Seniors may be at a higher risk for developing Posttraumatic Stress Disorders (PTSD) following a traumatic event or having symptoms re-emerge later in life, compared to other groups of people in our society. Research has shown that approximately 70% of adults in the United States have experienced a traumatic event at least once in their lives. Many times, posttraumatic stress symptoms can emerge or reemerge later in life whether the individual was treated for a particular event or not.
There are several suggestions on why PTSD often emerges for individuals in their later years, these include:
- Role changes and functional losses may make coping with memories of earlier trauma more challenging for the older adult. Such stressors include retirement, increased health problems, decreased sensory abilities, reduced income, loss of loved ones, decreased social support, cognitive impairment, and other stressors and causes of functional decline.
- Avoidance-based coping is a method for managing posttraumatic stress symptoms in early and mid-life. This can include drinking alcohol or over-committing oneself to work. As adults age, these methods are less available or effective.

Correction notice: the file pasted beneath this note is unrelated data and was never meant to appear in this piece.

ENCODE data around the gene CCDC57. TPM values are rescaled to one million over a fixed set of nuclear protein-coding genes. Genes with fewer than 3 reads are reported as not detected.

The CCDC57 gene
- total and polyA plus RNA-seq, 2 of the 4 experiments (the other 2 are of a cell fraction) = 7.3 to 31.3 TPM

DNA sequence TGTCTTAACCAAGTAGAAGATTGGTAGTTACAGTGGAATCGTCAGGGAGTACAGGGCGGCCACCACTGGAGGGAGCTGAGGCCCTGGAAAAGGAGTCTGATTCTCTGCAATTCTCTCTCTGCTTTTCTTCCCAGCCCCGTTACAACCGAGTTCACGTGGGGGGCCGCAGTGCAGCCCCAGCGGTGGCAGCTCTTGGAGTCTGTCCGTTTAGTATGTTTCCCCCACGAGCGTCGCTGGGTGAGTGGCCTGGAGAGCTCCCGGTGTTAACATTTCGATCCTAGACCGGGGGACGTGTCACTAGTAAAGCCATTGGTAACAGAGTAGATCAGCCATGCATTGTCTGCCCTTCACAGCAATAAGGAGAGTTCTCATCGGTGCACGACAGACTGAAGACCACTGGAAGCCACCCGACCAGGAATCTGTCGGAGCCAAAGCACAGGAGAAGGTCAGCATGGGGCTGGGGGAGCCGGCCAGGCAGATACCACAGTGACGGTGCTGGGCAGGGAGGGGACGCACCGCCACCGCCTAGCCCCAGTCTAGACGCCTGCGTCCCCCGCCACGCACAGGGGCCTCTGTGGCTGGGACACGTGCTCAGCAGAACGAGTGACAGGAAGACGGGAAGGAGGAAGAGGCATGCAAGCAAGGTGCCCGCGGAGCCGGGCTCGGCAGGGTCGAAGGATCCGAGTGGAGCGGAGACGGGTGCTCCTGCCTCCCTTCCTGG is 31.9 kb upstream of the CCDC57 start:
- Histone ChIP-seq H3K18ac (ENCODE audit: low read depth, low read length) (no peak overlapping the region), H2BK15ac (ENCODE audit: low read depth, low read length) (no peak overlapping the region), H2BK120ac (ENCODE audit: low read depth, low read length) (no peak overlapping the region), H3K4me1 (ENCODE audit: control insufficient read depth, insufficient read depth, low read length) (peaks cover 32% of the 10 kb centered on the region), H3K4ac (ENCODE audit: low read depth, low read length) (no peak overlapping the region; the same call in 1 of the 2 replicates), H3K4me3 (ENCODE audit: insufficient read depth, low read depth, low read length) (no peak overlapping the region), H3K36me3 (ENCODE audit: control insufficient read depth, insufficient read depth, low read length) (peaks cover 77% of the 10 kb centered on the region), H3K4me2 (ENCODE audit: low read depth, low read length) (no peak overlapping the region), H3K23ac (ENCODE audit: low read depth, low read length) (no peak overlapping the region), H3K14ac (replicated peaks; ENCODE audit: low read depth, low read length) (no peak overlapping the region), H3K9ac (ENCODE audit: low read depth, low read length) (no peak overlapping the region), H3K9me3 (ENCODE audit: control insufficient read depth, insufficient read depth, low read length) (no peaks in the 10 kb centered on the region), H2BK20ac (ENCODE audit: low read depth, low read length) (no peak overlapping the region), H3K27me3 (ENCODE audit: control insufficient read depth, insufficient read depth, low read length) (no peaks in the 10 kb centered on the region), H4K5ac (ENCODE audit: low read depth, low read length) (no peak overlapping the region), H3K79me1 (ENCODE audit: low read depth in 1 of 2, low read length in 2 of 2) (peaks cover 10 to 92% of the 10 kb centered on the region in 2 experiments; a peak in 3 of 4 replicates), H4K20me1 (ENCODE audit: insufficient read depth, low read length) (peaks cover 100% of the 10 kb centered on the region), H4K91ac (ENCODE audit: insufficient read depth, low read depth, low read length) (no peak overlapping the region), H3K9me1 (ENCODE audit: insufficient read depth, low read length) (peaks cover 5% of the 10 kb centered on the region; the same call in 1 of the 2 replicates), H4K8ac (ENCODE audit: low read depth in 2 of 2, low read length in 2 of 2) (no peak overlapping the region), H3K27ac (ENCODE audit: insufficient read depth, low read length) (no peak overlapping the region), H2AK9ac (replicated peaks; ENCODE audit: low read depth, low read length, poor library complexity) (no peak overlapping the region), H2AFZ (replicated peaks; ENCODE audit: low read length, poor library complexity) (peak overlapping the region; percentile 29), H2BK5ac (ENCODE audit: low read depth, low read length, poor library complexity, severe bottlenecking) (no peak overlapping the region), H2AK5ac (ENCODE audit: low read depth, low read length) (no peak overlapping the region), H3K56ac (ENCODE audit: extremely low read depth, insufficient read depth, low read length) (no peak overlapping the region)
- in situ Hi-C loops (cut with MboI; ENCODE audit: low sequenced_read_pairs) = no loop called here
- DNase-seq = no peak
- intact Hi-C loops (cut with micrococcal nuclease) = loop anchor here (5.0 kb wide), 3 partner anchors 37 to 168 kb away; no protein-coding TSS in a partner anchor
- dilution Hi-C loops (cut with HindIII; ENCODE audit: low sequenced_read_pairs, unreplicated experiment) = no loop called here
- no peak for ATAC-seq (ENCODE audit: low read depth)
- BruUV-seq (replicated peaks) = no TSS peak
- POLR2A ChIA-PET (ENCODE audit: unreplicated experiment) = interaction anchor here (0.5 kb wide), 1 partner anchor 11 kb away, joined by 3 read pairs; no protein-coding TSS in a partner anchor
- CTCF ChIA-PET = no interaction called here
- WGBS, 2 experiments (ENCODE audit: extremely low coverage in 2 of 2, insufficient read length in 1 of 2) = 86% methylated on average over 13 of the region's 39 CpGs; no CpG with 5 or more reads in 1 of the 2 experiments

Symptoms of PTSD can include nightmares or unwanted memories of the trauma, avoidance of situations that bring back memories of the trauma, heightened reactions, Anxiety, or depressed mood. In order to be diagnosed with PTSD, symptoms must be prevalent for at least one month. As a treatable condition, it is vital that symptoms are evaluated as early as possible.
IDCC has successfully treated a tremendous number of seniors who have been diagnosed with PTSD. Many of our mental health professionals have received advanced training in PTSD, which is vital when treating an older adult. Being that many seniors have had numerous experiences which can trigger PTSD symptoms it is necessary that therapy is facilitated in a careful and systematic manner. Clinicians will create a step-by-step process which allows individuals to recover at their own pace. Visits typically start off on a more frequent basis, and the taper off until the senior can manage on her own.
The traditional supported method of treatment for PTSD in older adults involves interventions like prolonged exposure and cognitive processing therapy. These techniques and procedures directly target the distressing memory and begin the process of eliminating some of the trauma symptoms. One of IDCC’s trained doctors or therapists will look at those nightmares and flashbacks and work on targeting some of the emotions and thoughts around those specific events and memories in order to help the patient overcome the feelings and begin adjusting to a regular, healthy and trauma free lifestyle.